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Murder verdict of Australian woman is overturned by Supreme Court

Former police officer murder verdict reversed.

The Minnesota Supreme Court has overturned the murder conviction of a former Minneapolis police officer who shot an Australian woman in 2017, due to the charges not matching the circumstances in the case.

Mohamed Noor was declared guiltily of a third-degree murder and second-degree manslaughter for the death of Justine Damond Ruszczyk , an Australian citizen who called 911 to report what seemed like an assault in her neighbourhood.

Noor was sentenced to 12 and half years in prison in 2019, but not for manslaughter. This case will now go back to the district court where his conviction will be reversed, and be sentenced for manslaughter count.

Under state law, third-degree is defined as “an act eminently dangerous to others and evincing a depraved mind without regard for human life.”

Noor’s attorney and prosecutors have argued whether “other” refers to more than just one person.

Caitlinrose Fisher, one of the attorney’s on Noor’s appeal told the ABC she was appreciative that the court had defined what accounts as a third-degree murder.

“We’ve said from the beginning that this was a tragedy but it wasn’t a murder, and now the Supreme Court agrees and recognises that,” Fisher said.

In 2019, Noor was in trial stating that a loud bang on his squad car made him fear for him and his partner Officer Matthew Harrity’s life, resulting in Noor reaching across his partner from the passenger seat and firing through the drivers window.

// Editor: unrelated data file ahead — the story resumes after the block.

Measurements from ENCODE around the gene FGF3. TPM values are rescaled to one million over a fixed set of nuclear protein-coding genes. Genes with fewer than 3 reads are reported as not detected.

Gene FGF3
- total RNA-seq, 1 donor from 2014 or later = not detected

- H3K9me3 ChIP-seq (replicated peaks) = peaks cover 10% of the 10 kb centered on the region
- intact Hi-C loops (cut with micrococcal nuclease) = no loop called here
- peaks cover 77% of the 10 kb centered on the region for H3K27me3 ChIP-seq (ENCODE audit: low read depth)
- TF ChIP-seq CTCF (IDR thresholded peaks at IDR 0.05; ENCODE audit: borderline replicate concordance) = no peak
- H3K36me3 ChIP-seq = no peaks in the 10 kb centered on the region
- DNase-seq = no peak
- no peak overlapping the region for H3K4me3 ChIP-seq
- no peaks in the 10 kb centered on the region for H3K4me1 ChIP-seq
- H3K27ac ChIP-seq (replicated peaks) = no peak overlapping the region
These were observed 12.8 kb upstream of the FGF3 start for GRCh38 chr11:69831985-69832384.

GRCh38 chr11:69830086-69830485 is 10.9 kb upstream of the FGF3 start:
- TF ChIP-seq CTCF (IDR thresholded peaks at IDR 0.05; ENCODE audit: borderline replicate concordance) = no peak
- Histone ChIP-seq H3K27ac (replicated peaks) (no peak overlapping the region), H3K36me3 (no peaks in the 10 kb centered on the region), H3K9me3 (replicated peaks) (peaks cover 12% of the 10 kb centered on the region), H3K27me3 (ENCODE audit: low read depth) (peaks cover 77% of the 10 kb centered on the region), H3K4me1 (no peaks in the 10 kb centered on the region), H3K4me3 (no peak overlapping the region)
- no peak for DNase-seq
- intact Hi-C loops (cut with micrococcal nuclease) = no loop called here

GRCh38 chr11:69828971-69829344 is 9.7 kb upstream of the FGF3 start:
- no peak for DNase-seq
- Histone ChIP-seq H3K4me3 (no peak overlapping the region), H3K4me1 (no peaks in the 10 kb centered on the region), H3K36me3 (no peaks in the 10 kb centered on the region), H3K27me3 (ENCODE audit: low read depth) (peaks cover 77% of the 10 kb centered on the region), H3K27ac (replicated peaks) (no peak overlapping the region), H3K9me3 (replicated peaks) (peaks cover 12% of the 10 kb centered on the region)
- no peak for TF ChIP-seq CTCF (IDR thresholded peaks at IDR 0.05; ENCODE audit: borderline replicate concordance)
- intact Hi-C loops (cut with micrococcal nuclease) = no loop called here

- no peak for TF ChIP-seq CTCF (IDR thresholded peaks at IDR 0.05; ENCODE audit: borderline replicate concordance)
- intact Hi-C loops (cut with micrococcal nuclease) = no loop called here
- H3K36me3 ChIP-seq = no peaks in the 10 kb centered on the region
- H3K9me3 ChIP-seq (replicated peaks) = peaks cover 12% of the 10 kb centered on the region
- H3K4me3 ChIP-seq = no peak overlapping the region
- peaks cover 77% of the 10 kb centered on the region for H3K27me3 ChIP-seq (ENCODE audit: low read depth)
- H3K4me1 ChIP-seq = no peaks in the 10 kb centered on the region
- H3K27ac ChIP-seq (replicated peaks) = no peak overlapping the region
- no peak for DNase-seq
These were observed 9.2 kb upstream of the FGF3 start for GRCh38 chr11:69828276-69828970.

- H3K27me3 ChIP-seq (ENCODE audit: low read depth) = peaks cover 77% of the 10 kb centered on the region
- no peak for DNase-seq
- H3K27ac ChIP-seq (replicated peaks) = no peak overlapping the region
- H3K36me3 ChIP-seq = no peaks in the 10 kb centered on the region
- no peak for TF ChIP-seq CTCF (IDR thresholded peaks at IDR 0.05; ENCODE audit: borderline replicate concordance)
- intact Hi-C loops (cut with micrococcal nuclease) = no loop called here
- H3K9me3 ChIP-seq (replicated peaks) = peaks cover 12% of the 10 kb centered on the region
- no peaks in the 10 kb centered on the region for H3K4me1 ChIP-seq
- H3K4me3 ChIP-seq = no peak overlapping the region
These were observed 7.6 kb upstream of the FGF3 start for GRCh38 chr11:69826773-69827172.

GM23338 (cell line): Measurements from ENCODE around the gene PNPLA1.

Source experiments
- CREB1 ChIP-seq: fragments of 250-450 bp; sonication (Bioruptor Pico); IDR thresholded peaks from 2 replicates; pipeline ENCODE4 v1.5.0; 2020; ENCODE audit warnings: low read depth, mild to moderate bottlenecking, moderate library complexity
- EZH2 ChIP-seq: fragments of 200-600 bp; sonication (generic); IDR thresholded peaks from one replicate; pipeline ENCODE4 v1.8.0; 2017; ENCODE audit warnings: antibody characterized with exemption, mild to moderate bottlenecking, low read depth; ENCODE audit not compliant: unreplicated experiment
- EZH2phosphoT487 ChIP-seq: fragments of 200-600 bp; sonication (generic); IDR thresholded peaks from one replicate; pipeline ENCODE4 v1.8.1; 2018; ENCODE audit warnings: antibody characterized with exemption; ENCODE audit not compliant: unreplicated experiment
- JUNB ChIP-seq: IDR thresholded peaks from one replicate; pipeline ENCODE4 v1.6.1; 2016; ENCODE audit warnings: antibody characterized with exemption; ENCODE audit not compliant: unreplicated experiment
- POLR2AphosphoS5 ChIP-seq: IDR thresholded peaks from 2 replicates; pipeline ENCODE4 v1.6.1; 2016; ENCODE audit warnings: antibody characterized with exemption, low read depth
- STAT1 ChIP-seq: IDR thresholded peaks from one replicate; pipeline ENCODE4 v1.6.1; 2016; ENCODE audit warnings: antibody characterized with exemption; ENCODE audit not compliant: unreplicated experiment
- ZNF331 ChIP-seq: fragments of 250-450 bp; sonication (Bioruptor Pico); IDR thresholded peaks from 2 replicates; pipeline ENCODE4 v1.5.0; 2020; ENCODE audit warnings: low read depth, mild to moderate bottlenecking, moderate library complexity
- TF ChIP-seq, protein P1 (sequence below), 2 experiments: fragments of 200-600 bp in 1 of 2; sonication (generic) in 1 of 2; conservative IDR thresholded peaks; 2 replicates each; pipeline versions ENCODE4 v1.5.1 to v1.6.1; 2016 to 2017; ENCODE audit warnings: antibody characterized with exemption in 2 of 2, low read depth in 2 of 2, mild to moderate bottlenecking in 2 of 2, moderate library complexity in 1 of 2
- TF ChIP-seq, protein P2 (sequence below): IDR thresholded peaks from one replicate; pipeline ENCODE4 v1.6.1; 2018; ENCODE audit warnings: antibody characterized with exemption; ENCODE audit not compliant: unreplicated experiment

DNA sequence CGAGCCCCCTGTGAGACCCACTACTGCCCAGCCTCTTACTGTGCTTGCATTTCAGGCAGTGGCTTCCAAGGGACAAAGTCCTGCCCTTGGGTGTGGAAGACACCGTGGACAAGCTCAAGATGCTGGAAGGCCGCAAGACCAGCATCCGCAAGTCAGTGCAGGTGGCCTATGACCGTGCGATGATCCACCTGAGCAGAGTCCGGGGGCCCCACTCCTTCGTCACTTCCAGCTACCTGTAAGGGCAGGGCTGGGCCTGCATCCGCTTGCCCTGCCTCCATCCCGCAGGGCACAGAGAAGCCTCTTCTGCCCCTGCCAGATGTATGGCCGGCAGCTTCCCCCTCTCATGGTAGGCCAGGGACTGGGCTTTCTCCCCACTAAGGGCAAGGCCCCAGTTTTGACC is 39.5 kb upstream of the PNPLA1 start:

Fisher told the Supreme Court that it would be hard to imagine that the officers reaction to a perceived threat would count as “depraved-mind murder”, however other charges like manslaughter can be accounted for.

In the ruling, the court said that the person’s mental state must reveal a “generalised indifference to human life, which cannot exist when the defendant’s conduct is directed with particularly at the person who is killed.”

The former police officer could be eligible for supervised release around the end of this year, if sentenced with a four-year manslaughter term after doing more than 28 months of his murder sentence.

Noor’s ruling has been closely watched as it could have an impact on other cases, including former Minneapolis Officer Derek Chauvin, who could contest his own third-degree murder conviction in George Floyd’s death in May 2020.

However, legal experts say it is unlikely Chauvin’s contest will be successful as he was convicted for more of a fatal count of second-degree murder, serving 22 and a half years.


Photo: SCOTUS Surrounded by Blossoms by John Brighenti, available HERE and used under a Creative Commons Attribution. The image has not been modified.

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